I recently picked up the March/April issue of a new magazine, Science Illustrated which is sort of like Discover Magazine-lite. Lots of pretty pictures (as the name suggests) but the actual information content is somewhat limited and in some cases it is more than limited, it is simply wrong.
For example while flipping through this issue I ran across a little two paragraph editorial piece on a small (non-avian) dinosaur fossil known as Sinosauropteryx: “Researchers Pluck “Feathered Dinosaur” Theory”.
A new analysis of fossils raises doubts about when feather first emerged. Previously, researchers believed that Sinosauropteryx, a turkey-sized beast that lived about 140 million years ago, was clad in ‘protofeathers’ that had evolved to keep it warm.
South African researchers have reexamined the fossil and now posit that the characteristic marks on the skin are not feather remains, but are instead collagen fibers. (Collagen is a protein found in connective tissue.) If true, this means that dinosaurs didn’t develop feathers as early as previously thought, and that birds evolved from a later group of dinosaurs.
The first problem is that this isn’t exactly new. The most recent place I can find (via a web search) a reference to someone from South Africa publishing on this in the scientific literature is from an article in the Proceedings of the Royal Society B from last year:
Theagarten Lingham-Soliar, Alan Feduccia, Xiaolin Wang (2007) “A new Chinese specimen indicates that ‘protofeathers’ in the Early Cretaceous theropod dinosaur Sinosauropteryx are degraded collagen fibres”, Proceedings of the Royal Society B: Biological Sciences, 274(1620):1823-1829
But it wasn’t even a new suggestion then. I heard this being argued 10 years ago, not long after Sinosauropteryx was discovered, by some in the anti-dino/bird crowd at the third DinoFest International Symposium in Philadelphia (1998). Nor is the idea that the ‘protofeathers’ on the Sinosauropteryx fossils are merely collagen fibbers widely accepted by other paleontologists.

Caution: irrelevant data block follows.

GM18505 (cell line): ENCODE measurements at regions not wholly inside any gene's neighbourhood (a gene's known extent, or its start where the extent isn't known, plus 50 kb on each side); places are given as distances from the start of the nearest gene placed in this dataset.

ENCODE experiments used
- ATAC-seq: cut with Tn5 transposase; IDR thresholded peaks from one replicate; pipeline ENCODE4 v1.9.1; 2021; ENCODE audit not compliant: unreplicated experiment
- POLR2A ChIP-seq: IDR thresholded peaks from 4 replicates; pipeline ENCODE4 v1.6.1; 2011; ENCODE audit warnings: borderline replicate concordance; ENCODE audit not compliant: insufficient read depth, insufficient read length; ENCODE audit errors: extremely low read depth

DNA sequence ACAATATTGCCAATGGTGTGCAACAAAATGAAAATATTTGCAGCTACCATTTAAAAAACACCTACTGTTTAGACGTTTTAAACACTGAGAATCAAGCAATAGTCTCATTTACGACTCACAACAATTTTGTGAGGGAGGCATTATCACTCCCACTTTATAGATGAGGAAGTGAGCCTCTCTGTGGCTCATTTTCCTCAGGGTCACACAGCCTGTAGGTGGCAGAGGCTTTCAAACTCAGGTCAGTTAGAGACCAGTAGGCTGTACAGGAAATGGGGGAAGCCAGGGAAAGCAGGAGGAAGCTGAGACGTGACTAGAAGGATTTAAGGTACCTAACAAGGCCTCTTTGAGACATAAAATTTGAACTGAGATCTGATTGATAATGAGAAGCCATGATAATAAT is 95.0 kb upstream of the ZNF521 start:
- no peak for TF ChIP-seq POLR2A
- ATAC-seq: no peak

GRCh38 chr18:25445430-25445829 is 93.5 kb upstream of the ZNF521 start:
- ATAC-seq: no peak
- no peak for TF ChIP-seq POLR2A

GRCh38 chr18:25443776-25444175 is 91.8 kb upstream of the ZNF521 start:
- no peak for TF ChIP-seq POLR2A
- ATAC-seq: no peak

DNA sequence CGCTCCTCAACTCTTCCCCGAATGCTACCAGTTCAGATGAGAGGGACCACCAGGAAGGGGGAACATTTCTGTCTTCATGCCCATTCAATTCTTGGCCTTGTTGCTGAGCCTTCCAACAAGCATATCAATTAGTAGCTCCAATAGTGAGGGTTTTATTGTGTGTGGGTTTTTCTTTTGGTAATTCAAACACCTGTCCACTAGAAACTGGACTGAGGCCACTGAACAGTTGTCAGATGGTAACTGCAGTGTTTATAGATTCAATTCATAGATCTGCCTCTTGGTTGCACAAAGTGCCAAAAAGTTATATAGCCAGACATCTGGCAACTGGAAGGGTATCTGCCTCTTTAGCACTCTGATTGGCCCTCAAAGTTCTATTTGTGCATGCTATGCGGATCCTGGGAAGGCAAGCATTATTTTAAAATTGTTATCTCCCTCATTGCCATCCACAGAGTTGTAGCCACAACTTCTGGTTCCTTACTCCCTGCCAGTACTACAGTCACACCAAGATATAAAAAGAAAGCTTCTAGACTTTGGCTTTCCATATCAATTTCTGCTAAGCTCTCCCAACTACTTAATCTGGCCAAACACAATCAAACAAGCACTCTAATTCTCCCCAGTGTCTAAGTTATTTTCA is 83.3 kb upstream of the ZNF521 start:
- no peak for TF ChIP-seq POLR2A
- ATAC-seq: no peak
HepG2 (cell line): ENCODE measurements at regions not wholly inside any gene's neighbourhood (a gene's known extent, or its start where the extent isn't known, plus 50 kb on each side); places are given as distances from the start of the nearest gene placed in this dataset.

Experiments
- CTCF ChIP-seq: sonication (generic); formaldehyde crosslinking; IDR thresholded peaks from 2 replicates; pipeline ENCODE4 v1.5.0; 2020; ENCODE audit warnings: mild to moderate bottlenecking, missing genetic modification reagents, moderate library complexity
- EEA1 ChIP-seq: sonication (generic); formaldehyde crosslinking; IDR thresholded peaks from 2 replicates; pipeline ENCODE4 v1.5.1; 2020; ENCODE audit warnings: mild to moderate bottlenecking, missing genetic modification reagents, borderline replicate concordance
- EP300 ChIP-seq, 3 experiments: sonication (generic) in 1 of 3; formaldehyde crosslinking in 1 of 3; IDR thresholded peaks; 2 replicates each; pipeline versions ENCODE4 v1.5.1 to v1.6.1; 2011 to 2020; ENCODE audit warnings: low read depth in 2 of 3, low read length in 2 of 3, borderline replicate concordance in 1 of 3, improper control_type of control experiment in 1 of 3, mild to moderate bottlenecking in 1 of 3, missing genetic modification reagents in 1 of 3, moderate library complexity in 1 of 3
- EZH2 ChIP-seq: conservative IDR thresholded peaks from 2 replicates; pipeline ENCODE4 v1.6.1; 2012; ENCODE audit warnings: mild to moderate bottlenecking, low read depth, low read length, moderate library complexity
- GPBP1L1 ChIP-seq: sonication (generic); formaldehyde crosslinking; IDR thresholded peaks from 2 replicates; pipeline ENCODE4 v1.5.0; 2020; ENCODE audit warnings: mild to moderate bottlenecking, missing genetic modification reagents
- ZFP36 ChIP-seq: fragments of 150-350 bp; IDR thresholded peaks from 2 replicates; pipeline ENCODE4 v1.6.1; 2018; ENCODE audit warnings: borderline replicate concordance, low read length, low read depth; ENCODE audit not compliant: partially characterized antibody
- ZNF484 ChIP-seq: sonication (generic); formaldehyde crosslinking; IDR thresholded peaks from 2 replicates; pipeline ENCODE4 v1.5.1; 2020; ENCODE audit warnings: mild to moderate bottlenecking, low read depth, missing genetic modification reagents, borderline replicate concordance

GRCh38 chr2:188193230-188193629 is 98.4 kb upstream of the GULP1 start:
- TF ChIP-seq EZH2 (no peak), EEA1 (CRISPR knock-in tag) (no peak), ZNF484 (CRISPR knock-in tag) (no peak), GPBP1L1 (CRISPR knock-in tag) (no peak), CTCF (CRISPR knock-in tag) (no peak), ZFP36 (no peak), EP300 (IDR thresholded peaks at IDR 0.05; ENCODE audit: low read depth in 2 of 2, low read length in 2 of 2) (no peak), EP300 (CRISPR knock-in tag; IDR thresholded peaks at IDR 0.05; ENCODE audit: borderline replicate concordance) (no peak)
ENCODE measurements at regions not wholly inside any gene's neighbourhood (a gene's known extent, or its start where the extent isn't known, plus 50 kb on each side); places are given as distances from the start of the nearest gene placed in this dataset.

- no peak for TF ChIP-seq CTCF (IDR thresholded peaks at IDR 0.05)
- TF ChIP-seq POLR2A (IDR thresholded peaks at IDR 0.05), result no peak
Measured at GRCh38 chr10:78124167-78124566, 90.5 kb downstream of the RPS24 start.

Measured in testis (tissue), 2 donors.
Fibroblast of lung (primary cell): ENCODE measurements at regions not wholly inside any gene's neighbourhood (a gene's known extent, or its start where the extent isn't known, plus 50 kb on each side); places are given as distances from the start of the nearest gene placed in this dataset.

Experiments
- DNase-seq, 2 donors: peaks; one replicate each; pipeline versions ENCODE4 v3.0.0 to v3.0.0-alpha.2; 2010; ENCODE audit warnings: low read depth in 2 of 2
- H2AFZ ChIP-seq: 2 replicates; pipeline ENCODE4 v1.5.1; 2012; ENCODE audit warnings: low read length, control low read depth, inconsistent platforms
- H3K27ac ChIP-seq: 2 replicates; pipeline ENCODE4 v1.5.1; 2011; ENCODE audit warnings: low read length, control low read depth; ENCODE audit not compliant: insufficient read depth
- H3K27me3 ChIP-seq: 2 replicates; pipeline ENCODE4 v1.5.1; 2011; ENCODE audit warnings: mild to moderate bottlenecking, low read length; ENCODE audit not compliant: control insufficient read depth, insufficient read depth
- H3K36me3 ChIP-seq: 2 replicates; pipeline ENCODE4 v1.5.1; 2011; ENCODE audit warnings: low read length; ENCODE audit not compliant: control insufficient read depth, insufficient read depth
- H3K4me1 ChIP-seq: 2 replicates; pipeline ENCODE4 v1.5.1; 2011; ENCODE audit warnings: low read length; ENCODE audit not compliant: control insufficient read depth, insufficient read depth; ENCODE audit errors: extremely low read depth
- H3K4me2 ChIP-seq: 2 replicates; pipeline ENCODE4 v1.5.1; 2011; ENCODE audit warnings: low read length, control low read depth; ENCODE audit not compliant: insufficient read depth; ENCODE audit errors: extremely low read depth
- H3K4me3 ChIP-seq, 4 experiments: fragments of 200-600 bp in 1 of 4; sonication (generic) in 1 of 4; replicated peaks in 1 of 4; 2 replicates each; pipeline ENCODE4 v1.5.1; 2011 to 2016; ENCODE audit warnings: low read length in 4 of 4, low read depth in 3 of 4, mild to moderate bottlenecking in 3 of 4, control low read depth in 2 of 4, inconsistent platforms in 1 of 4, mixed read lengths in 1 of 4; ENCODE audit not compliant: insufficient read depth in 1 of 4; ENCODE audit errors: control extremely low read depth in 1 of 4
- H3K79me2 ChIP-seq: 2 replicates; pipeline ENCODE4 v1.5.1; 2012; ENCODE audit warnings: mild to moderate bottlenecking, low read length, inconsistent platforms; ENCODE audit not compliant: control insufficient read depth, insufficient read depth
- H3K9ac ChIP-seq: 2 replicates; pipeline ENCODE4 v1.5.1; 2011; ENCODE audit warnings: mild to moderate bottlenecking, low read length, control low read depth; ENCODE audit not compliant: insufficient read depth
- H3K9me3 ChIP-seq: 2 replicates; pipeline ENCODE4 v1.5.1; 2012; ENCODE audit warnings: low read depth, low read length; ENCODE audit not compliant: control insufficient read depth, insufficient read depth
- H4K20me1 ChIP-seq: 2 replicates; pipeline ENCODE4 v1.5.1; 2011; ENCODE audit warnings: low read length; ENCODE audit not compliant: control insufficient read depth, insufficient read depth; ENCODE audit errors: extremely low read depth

The second problem is the conclusion that the S.I. editorial comes to. Because even if the collagen fiber hypothesis was accepted, it doesn’t change the fact that there are numerous other dinosaur fossils from the same area of China that Sinosauropteryx comes from which show clear impressions of unquestionable feathers.
These other fossils date from the early Cretaceous (as does Sinosauropteryx), whereas the oldest known ‘bird’ fossil, Archaeopteryx, dates from late Jurassic. So regardless of what the skin of Sinosauropteryx was covered with, the ancestor of birds is to be found among dinosaurs older than Archaeopteryx.
While many of the fossils from China are morphological intermediates between dinosaurs and birds they are not their actual ancestors. They are cousins to the actual ancestors who lived earlier, likely in the early or mid-Jurassic period.
So Science Illustrated does have lots of nice pictures (can’t wait for the swimsuit edition) but they’re going to have to work a little harder on the accuracy of their information content.
Brian Switek over at Laelaps posted a more detailed look at the Proceedings article referenced above.
I highly recommend that anyone interested in the evolution of birds from dinosaurs check out Luis Chiappe’s excellent book on the subject: Glorified Dinosaurs: The origin and early evolution of birds.